Another technique is to use blogging and micro-blogging platforms to convey current conditions with more personalized information than is possible using snow report pages, emails or texts. Through the use of hashtags (the # sign) resorts can even leverage reports from guests and aggregate them in a common stream. Resorts should be sure to use these techniques to interact/engage with their customers as well as to direct them to useful and relevant content. In addition email should be integrated with these efforts and with segmentation and triggers it can really continue to personalize communications with customers.
Lastly, resorts should be very strategic in how they do Search Engine Optimization (SEO) on their web content and make sure that the keywords and phrases that they’re optimizing for are directly in line with their overall business strategies. By this, I mean that rather than optimizing for general terms like “ski resort” a resort should optimize for more specific items, like “best beginner terrain park”. They should also tag appropriate photos with this and create a video showing off their park – of course a blog post and some tweets linking back to this content this should be done as well to fully leverage the inbound marketing potential of this content.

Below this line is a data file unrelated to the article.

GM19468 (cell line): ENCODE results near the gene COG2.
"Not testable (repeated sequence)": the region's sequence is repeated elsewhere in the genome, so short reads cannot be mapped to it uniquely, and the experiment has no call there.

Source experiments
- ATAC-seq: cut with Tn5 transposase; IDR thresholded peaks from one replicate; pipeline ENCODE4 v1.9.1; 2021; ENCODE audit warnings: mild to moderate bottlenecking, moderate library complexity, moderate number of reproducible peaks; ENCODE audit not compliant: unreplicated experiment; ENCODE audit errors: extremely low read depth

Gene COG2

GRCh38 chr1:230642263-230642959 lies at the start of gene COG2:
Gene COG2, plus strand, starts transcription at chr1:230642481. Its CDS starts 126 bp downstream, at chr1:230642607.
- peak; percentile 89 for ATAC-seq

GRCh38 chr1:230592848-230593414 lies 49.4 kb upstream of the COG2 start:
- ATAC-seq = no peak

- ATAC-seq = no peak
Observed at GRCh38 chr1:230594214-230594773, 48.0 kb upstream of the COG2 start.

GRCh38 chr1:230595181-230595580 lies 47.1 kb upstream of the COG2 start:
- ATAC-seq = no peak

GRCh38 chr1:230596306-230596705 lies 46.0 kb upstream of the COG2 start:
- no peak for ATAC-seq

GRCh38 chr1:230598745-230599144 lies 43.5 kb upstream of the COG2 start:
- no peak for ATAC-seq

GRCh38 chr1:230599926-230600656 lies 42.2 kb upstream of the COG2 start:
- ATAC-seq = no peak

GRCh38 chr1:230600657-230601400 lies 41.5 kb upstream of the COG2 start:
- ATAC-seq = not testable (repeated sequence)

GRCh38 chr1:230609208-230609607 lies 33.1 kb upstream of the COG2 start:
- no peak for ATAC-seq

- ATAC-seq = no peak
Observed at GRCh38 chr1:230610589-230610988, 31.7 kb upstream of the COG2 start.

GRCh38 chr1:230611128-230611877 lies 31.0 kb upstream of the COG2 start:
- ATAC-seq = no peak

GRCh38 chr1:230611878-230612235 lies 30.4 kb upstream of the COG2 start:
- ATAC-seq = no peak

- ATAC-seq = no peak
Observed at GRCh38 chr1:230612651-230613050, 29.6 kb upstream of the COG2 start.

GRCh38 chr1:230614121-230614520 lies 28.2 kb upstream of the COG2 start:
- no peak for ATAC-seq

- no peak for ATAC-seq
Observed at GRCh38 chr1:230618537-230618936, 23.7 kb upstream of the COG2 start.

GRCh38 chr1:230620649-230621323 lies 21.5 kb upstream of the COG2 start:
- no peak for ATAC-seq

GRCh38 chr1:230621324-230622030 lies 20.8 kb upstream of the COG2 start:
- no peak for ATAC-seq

These are just a few quick examples for resorts and I plan on drilling down further on more specifics on using networks like Flickr, Twitter and YouTube. Are there any additional social networks out there that you think are just ripe for use by ski resorts?!
Sometime you have to get away from your desk and do some ‘market research’. I like to think that I did some good research as I just got back home this past Monday after a two week vacation to Hawaii. We’ve been to the “Gold Coast” area on the Big Island several times already, but this was one of the best yet, with my wife, our 2 year old daughter, my wife’s mother and my parents.